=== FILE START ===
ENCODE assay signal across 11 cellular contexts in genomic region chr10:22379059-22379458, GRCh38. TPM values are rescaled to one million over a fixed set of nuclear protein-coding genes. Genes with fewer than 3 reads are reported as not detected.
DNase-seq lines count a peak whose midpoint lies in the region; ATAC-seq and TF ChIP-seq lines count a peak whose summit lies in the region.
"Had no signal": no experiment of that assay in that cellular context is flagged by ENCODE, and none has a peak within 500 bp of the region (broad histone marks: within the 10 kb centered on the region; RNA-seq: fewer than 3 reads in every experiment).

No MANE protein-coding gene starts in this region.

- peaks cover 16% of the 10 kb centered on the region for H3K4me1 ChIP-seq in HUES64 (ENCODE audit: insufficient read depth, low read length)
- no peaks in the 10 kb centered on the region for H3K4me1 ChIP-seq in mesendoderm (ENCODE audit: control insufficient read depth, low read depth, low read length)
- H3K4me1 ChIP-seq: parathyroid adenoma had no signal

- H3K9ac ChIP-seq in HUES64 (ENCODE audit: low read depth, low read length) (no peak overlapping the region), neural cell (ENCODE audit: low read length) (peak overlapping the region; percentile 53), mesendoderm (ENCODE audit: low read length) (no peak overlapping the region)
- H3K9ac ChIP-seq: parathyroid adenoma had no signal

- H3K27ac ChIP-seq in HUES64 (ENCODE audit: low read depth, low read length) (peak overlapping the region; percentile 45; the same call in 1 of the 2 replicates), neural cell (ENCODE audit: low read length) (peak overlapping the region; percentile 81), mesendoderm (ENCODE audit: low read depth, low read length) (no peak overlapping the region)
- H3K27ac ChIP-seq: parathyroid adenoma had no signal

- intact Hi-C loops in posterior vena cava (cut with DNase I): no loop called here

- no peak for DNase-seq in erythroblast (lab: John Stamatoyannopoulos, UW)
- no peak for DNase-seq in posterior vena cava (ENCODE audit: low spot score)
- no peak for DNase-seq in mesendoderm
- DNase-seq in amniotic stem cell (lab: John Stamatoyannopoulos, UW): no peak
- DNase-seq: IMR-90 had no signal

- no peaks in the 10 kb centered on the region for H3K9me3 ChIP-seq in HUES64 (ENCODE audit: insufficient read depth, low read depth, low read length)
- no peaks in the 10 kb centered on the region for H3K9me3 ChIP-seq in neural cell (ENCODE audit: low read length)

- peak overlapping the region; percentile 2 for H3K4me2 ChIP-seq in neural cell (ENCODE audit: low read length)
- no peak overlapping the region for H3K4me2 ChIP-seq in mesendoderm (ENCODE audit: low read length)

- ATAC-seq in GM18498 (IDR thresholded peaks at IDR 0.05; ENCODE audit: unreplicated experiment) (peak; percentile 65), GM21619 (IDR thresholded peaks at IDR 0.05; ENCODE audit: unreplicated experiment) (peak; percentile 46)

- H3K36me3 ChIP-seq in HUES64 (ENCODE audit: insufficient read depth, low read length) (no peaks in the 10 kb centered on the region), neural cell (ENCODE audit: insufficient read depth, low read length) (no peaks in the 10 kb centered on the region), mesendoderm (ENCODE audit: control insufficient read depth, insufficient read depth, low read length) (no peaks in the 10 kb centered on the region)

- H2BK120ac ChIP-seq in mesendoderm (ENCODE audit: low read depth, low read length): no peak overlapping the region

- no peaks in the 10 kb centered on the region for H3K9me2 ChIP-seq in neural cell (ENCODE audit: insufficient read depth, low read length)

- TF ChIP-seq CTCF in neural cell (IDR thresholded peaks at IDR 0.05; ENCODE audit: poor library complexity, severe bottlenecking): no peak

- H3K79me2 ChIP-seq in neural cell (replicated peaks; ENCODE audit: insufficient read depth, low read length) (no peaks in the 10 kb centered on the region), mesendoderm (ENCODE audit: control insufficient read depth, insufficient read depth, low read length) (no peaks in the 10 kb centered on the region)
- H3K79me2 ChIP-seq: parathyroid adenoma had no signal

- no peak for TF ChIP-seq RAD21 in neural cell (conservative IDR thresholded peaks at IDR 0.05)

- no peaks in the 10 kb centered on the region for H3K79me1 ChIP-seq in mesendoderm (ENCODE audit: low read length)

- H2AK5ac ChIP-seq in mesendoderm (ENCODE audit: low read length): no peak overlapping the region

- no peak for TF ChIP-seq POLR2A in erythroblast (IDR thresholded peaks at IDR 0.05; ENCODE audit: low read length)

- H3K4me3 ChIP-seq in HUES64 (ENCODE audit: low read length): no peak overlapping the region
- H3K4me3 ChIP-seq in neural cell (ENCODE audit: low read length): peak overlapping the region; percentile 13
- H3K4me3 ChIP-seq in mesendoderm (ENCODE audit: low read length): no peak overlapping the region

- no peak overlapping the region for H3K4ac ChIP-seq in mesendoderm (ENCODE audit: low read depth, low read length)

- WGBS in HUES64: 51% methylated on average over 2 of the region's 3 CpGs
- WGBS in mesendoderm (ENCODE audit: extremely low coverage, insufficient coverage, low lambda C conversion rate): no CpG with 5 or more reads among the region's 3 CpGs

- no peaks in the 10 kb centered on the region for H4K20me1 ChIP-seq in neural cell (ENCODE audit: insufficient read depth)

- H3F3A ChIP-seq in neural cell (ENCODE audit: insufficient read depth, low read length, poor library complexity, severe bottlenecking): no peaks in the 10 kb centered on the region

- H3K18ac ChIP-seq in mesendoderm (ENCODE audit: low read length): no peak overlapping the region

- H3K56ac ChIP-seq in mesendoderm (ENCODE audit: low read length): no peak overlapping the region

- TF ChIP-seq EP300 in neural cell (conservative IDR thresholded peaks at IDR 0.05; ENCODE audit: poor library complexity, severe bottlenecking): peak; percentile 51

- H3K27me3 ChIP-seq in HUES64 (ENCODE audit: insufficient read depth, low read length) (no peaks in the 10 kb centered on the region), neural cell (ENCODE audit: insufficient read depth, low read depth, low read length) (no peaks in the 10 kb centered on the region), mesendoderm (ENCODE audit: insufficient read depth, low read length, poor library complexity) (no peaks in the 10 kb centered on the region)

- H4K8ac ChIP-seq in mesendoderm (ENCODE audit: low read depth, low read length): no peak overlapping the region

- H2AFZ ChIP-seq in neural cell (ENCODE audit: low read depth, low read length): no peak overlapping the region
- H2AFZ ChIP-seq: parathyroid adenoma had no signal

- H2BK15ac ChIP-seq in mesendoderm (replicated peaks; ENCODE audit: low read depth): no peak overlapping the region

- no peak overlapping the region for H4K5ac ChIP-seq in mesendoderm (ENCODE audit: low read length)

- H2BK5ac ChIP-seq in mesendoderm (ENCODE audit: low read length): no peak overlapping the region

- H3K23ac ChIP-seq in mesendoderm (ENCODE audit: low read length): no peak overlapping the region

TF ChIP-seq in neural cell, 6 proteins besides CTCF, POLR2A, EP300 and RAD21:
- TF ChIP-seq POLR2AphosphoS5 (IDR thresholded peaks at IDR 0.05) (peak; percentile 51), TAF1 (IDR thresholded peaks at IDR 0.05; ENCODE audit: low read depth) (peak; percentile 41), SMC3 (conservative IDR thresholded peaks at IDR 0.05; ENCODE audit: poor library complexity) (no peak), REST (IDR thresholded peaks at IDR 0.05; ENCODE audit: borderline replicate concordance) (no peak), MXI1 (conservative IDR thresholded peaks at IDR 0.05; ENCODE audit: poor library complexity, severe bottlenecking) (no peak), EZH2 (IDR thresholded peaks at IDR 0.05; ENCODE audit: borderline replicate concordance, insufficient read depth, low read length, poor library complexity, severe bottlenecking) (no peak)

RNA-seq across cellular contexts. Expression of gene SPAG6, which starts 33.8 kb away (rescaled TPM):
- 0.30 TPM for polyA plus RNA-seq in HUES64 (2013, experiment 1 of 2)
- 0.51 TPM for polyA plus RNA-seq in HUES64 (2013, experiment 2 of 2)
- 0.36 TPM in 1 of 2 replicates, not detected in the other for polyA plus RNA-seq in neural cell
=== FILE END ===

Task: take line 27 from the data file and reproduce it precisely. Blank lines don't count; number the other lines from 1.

- H3K79me2 ChIP-seq in neural cell (replicated peaks; ENCODE audit: insufficient read depth, low read length) (no peaks in the 10 kb centered on the region), mesendoderm (ENCODE audit: control insufficient read depth, insufficient read depth, low read length) (no peaks in the 10 kb centered on the region)